"When science met the counterculture in the 1960s and 1970s, unusual things happened. The medical researcher John Lilly studied whether dolphins could learn human language. Would-be astronomer Immanuel Velikovsky made widely read claims that a comet had caused biblical disasters. Artisanal food makers founded organic farms, designers built communes with sustainable housing, and materials scientists even revolutionized surfboard manufacturing. All this and more is featured in Groovy Science, a new book from the University of Chicago Press featuring essays from 17 scholars about science’s countercultural turn."

MIT News

“Kaiser and McCray offer up a kaleidoscope of talking dolphins, manual-toting midwives, plastic surfboards, hip physicists, self-taught cheesemakers, and unlikely gurus whose connections to technical knowledge were not only uncanny, but also essential. Groovy Science reveals that the heart of the American counterculture was scientific as well as psychedelic. It is an important book and a great read.”

Angela N. H. Creager, Princeton University

“What was a Cold War scientist? If you think of Dr. Strangelove whooping his way to Armageddon, think again. In this sparkling compendium, some of that time’s most creative minds ditch their lab coats and clipboards for sex, psychedelics, and the search for utopia. To watch them is to see the boundaries between science and culture dissolve, and a new, more hopeful vision of the Cold War era appear.”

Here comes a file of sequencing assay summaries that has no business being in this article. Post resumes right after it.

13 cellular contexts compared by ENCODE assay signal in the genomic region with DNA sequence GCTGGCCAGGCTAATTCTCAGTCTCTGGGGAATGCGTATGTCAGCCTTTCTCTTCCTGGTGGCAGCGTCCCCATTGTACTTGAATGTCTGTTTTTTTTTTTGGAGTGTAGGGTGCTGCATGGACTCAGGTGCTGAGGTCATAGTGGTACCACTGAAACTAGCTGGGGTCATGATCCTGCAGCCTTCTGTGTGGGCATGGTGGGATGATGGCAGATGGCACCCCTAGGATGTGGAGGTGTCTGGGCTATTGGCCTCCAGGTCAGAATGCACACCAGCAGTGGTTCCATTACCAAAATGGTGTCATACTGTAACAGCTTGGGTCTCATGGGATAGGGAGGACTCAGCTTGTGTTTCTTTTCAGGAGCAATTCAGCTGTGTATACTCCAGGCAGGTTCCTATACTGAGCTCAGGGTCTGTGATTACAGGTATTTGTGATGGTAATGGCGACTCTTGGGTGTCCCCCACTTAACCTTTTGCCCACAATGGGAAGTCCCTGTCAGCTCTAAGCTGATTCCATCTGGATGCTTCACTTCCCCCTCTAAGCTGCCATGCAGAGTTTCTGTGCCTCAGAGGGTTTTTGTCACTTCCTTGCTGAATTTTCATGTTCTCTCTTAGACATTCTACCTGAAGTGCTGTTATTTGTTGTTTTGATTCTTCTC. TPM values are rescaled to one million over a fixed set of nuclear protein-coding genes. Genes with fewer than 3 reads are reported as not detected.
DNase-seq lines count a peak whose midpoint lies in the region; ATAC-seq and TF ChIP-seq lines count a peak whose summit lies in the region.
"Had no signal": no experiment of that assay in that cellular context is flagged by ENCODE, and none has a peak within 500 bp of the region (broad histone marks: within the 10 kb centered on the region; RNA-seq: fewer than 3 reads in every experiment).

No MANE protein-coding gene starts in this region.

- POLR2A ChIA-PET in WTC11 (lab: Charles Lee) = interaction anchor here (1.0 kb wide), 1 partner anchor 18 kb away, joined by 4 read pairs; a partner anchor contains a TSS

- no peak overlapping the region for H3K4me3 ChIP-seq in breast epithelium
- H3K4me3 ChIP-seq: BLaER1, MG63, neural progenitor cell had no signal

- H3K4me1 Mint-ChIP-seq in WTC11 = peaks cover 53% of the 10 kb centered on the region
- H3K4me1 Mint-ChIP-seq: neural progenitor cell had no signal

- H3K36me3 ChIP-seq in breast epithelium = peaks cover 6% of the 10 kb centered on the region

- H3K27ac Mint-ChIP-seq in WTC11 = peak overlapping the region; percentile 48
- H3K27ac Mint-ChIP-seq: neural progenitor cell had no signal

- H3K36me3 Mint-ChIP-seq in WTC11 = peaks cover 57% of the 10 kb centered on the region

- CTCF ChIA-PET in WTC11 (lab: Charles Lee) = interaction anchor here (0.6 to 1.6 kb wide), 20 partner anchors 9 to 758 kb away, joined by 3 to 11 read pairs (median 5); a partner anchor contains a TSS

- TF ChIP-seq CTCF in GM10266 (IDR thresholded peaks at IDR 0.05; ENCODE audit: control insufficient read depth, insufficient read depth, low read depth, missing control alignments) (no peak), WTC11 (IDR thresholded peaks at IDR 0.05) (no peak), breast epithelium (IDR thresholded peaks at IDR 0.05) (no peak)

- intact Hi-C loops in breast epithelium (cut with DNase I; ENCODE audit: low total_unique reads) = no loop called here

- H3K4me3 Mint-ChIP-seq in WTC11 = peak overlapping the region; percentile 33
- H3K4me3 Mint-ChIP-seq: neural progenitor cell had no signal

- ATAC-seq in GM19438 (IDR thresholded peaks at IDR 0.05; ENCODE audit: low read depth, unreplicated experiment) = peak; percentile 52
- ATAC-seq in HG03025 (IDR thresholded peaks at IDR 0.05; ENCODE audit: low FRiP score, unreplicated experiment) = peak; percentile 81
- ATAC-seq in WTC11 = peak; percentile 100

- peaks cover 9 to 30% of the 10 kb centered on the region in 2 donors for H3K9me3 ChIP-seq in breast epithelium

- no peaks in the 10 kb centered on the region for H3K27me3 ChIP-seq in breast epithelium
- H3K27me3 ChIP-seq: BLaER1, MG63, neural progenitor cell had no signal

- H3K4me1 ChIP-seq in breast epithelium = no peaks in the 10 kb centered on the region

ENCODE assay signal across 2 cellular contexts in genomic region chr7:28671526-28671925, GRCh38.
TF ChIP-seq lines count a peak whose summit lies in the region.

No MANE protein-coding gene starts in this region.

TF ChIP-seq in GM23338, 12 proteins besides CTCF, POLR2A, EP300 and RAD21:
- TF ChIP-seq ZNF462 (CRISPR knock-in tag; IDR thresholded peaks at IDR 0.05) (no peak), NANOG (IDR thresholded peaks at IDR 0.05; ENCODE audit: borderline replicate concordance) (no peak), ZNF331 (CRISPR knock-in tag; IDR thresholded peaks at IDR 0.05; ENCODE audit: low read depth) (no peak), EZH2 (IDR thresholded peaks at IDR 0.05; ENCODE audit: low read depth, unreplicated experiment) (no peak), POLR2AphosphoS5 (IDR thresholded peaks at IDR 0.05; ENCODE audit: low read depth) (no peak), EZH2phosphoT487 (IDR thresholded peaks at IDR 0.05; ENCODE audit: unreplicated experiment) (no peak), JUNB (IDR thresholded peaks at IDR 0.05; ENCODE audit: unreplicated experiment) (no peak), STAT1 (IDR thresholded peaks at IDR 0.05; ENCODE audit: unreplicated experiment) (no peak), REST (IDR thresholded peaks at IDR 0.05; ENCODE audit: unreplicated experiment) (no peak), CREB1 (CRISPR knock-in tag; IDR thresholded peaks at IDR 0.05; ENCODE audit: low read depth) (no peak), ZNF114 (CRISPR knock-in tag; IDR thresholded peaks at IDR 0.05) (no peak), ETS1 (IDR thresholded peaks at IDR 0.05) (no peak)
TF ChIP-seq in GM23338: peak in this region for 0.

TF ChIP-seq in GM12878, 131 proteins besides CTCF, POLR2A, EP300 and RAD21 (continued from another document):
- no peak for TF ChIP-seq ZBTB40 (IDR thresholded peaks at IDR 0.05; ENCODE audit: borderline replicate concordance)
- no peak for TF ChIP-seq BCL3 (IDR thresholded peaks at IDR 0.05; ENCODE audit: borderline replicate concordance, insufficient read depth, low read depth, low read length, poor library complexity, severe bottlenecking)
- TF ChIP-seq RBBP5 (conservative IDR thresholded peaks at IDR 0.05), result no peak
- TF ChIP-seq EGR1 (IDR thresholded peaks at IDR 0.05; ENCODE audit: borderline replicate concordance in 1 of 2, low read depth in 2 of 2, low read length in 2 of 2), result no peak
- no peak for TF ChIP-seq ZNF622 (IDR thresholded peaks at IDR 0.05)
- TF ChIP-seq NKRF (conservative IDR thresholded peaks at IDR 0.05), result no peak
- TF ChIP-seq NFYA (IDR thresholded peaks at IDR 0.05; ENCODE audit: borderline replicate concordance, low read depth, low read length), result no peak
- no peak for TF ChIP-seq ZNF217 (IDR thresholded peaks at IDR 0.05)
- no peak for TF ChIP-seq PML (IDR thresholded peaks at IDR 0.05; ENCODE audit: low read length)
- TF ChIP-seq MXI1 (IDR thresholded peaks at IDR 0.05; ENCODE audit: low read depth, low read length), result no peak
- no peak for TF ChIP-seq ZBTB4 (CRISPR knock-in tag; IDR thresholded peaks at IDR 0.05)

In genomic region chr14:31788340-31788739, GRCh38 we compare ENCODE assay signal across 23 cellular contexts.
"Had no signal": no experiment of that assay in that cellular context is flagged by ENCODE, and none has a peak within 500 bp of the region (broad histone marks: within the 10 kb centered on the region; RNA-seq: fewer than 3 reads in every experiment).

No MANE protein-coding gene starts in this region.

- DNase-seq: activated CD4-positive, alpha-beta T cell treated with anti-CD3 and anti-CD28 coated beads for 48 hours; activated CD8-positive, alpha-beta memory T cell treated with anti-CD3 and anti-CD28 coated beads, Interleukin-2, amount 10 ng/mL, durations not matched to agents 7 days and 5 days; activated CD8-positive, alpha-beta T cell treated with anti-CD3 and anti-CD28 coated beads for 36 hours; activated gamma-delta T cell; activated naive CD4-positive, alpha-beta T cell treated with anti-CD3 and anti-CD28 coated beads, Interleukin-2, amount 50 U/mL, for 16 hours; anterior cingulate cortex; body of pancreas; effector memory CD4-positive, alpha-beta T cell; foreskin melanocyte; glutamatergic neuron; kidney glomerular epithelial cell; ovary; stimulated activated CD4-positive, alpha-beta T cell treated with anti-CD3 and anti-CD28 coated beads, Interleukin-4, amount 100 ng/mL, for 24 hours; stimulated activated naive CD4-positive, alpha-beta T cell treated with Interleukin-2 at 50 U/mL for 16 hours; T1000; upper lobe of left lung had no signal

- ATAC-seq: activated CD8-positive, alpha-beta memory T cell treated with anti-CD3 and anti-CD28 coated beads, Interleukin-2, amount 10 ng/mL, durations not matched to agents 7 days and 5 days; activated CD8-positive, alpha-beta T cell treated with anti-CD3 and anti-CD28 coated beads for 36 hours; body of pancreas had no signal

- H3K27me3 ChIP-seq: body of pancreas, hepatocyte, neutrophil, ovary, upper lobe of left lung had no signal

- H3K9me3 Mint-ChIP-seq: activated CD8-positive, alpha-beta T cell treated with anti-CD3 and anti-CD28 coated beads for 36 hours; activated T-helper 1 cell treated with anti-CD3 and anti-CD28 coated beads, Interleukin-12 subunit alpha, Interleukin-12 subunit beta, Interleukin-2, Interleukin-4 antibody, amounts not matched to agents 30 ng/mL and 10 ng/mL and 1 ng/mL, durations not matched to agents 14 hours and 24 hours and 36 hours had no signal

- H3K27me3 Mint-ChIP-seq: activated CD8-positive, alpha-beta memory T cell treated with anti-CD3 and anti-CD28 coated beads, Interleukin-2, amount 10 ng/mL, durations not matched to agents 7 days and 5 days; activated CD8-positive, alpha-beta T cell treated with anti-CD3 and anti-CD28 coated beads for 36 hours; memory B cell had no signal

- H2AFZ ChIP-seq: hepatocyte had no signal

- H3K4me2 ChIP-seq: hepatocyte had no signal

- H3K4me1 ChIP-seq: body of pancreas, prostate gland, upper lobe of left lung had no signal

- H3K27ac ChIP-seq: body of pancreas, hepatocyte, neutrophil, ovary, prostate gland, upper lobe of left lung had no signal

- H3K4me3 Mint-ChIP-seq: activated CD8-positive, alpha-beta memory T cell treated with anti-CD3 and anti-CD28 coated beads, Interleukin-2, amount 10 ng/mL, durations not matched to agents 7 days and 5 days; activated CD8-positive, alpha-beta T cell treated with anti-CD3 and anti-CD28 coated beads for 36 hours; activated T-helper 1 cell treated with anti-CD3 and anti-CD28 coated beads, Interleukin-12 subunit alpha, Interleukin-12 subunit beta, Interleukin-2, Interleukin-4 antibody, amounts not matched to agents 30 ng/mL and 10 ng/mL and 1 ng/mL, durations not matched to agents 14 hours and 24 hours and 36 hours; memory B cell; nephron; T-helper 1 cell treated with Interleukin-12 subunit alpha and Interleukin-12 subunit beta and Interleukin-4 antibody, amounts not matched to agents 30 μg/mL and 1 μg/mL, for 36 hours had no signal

Fred Turner, Stanford University

Table of Contents

David Kaiser and W. Patrick McCray

Part One: Conversion

1 Adult Swim: How John C. Lilly Got Groovy (and Took the Dolphin with Him), 1958–1968
D. Graham Burnett

2 Blowing Foam and Blowing Minds: Better Surfing through Chemistry
Peter Neushul and Peter Westwick

3 Santa Barbara Physicists in the Vietnam Era
Cyrus C. M. Mody

Part Two: Seeking

4 Between the Counterculture and the Corporation: Abraham Maslow and Humanistic Psychology in the 1960s
Nadine Weidman

5 A Quest for Permanence: The Ecological Visioneering of John Todd and the New Alchemy Institute
Henry Trim

6 The Little Manual That Started a Revolution: How Hippie Midwifery Became Mainstream
Wendy Kline

Part Three: Personae

7 The Unseasonable Grooviness of Immanuel Velikovsky
Michael D. Gordin

8 Timothy Leary’s Transhumanist SMI2LE
W. Patrick McCray

9 Science of the Sexy Beast: Biological Masculinities and the Playboy Lifestyle
Erika Lorraine Milam

Part Four: Legacies

10 Alloyed: Countercultural Bricoleurs and the Design Science Revival
Andrew Kirk

11 How the Industrial Scientist Got His Groove: Entrepreneurial Journalism and the Fashioning of Technoscientific Innovators
Matthew Wisnioski

12 When Chèvre Was Weird: Hippie Taste, Technoscience, and the Revival of American Artisanal Food Making
Heather Paxson

Afterword: The Counterculture’s Looking Glass
David Farber and Beth Bailey